Thursday, May 25, 2006

Research Your Topic-Sample Speech, "Because it is There!"

Because it is There
(Research Your Topic - Speech Project #7 in the Competent Communication Manual, May.25,2006, Kimberly-Clark Phils., San Pedro, Laguna. Evaluated by Khris Albano, ATM-B)


INTRODUCTION

Oracion, Emata, Garduce: three Filipinos who have made headlines just very recently. Do you know them? If you have been tuning in to the news lately, these three names spell triumph. They’re the first Filipinos to climb the highest peak on earth, Mount Everest.

As any mountaineer can attest, climbing Mount Everest is a supremely dangerous undertaking. The most frequent kind of death is sudden and shocking, a drop from a wall of ice, a fall into a deep crevice, or the biggest killer of all, being buried alive in an avalanche.

Practically one in every ten climbers never return and there have been more than 2000 climbers thus far. The fact that these 3 Filipinos had limited experience in snow and ice climbing made their feats even more admirable.


BODY

Why Climb Mt. Everest?

But why climb the highest peak? In 1923, George Mallory, a British national, announced his plan to climb Mount Everest – the very first attempt. After being pestered by journalists for his reasons, he answered the now famous line “Because it is there”.




The following year, in 1924, he made his climb to Everest. He did not return.

Information from nationalgeographic.com tell us that the very first successful attempt to climb Everest happened in 1953 when Sir Edmund Hillary and Tenzing Norgay reached the summit. Hillary is a New Zealander while Tenzing was a Sherpa from Nepal.

Sherpas are an ethnic group in Northeast Nepal. Sherpas have become mountaineering legends and heroes. In expeditions, they have been relied on for carrying supplies, cooking, setting up camps, fixing ropes and as mountain guides.


Setting Up an Expedition

Setting up expeditions is quite a tremendous task - and expensive as well. The Filipino mountaineers were lucky in that although they did not have much financial support from the government, they had corporate sponsors.

A recent headline by Philippine Star, dated May 19, 2006 ("2nd Pinoy Climber Conquers Everest"), indicated that the tandem Oracion and Emata had backing from ABS/CBN while Garduce was backed-up by the rival-network GMA7. Actually, with the way the local channels have covered the news, it was quite clear, who was sponsoring which mountaineer – as I have found out.

Yes, faced with the sense of national pride, the networks were still battling it out - for the ratings. It is rather sad though, that none of them mentioned the little known fact that the famous Sherpa, Norgay Tenzing had a daughter named Nima Tenzing who married a Filipino and lived here in the Philippines.


Beliefs - East Versus West

Has it really come to this? Has Mount Everest become commercialized? Even among mountaineers in an expedition, there is contrast in beliefs. Among the westerners, there is personal glory-seeking, dreams of heroic adventurism – to explore, to conquer.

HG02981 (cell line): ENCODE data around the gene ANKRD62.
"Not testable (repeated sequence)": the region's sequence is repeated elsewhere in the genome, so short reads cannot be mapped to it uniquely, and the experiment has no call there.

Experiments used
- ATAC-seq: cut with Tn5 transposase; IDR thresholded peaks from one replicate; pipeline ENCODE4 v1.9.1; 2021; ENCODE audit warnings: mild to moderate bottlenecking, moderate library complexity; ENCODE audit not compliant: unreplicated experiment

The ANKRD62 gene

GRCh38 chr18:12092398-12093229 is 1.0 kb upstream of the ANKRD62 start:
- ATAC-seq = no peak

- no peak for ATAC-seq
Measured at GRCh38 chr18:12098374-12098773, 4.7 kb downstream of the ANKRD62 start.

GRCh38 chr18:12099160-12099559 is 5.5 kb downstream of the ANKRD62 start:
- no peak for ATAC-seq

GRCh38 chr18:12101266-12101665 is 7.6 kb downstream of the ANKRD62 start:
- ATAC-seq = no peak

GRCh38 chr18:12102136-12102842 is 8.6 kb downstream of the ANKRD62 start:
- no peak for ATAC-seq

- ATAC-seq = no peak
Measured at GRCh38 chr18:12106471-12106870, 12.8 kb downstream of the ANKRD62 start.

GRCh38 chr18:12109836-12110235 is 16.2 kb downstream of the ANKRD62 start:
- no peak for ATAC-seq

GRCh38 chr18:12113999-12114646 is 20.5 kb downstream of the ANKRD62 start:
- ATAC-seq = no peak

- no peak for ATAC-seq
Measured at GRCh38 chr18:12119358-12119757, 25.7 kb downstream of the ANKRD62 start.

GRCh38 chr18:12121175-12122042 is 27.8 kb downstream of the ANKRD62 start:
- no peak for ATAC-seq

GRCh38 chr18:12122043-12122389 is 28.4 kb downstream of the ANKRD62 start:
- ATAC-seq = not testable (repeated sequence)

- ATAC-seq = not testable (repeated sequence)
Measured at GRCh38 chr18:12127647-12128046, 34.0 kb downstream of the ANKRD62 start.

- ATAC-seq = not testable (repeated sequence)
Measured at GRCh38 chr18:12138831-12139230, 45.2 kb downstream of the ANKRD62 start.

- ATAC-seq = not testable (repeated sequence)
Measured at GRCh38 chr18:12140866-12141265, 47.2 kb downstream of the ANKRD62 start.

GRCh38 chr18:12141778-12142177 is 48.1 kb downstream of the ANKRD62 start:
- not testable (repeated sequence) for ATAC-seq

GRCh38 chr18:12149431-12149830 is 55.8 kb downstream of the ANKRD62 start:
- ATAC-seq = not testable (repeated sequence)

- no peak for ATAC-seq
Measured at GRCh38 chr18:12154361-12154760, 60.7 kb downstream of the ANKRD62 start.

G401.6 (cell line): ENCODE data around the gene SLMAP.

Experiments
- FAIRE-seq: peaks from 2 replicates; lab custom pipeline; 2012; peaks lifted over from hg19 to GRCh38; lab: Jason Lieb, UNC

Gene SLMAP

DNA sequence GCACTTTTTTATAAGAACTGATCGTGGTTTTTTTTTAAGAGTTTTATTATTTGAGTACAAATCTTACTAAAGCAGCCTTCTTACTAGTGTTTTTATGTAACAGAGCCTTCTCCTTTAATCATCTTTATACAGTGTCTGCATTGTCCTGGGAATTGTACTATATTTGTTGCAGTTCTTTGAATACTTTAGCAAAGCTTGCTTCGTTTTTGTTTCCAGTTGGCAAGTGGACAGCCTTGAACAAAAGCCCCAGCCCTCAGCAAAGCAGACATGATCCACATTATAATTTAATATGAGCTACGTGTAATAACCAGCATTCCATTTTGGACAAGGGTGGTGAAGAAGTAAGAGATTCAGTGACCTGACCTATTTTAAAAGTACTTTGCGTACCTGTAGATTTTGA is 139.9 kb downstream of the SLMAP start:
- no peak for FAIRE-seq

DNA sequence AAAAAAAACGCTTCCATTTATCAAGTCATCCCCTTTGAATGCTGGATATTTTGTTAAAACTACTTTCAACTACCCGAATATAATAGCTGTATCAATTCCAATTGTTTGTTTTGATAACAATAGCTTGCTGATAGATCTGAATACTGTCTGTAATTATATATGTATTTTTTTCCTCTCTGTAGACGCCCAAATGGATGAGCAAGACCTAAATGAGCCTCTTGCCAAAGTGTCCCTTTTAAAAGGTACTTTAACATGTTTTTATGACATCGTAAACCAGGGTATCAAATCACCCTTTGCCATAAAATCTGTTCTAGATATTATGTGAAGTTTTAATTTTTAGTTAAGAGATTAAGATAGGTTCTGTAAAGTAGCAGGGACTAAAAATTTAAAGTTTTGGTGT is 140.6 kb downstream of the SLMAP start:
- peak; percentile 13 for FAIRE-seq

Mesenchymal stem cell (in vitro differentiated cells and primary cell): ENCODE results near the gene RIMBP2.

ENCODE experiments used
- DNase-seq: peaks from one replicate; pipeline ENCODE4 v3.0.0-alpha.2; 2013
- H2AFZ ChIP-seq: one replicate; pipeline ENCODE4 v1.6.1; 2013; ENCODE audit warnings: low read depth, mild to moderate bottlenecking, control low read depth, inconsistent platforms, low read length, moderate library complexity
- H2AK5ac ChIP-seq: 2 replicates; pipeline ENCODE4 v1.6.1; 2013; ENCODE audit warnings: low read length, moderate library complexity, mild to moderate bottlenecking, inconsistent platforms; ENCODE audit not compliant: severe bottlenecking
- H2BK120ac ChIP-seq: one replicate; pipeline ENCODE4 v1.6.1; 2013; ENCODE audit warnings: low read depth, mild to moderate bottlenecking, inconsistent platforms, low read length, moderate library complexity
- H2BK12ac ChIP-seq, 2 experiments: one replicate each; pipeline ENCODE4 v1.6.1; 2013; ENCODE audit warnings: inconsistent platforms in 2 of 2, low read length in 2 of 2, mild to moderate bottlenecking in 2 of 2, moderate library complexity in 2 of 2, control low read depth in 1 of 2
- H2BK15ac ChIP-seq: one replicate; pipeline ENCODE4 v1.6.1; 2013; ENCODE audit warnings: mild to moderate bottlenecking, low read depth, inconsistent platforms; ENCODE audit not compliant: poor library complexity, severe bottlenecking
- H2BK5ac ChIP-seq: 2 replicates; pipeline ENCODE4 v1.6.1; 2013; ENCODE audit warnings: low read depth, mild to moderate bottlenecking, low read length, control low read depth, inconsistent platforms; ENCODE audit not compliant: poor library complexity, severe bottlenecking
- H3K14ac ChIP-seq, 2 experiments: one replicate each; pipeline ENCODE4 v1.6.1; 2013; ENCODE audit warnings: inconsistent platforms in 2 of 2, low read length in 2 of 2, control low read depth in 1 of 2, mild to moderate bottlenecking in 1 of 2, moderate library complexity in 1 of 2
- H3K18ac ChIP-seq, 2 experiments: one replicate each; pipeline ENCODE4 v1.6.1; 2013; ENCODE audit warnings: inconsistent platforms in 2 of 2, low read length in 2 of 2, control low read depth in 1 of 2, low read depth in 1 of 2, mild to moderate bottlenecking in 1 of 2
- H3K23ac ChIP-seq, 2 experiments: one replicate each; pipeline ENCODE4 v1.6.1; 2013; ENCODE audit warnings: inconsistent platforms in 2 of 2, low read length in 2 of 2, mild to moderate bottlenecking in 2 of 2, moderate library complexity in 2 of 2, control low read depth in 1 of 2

According to the British Mountaineering Council (https://www.thebmc.co.uk/everest-facts-and-figures), wealthy individuals could actually rent an expedition for $60,000 minimum! This, of course, gives them bragging rights that they made it to Everest. The eastern belief, on the other hand, is one of awe and sanctity.


The Sherpas of Nepal see Everest as a sacred mountain and I believe there is similar sentiment among Asian cultures.


Mount Pinatubo

I remember when Mount Pinatubo erupted in 1991, my fellow Capampangans from the lowlands asked the displaced Aetas “Where will you live now? You do not own land.” To which the Aetas replied “We do not own the land, the land owns us. For how can we own something that will outlive us?”

The Aetas believe that Pinatubo is the home of the god Apu Namalyari – the Great Provider. By the same token, the Sherpas believe that Everest, which is known to them as Sagarmatha, is the “Forehead of the Sky”. In Tibet, it is known as Chomolungma, meaning “Mother of the Universe”.

The Sherpas believe in the sacredness of Mount Everest and they forbid bad behavior in expeditions. No excessive alcohol drinking, no rowdy behavior and no sex. Yes, no sex.

In some expeditions there are males and females and the Sherpas would occasionally rattle and shake the tents when they suspect couples having sex. They say it will invite bad weather or snowstorms in the slopes which increase the risk tremendously in climbing.


CONCLUSION

Inspite of these differences in beliefs, it is still every mountaineer’s dream to climb the highest peak. Oracion, Emata and Garduce have inspired us to think that it is not an impossible dream.

We all have our mountains to climb. Our own ambitions, our own aspirations. How about you? What is your Mount Everest? Or more importantly, what drives you to climb your mountain? Could it be as simple as what George Mallory once said, “Because it is there”?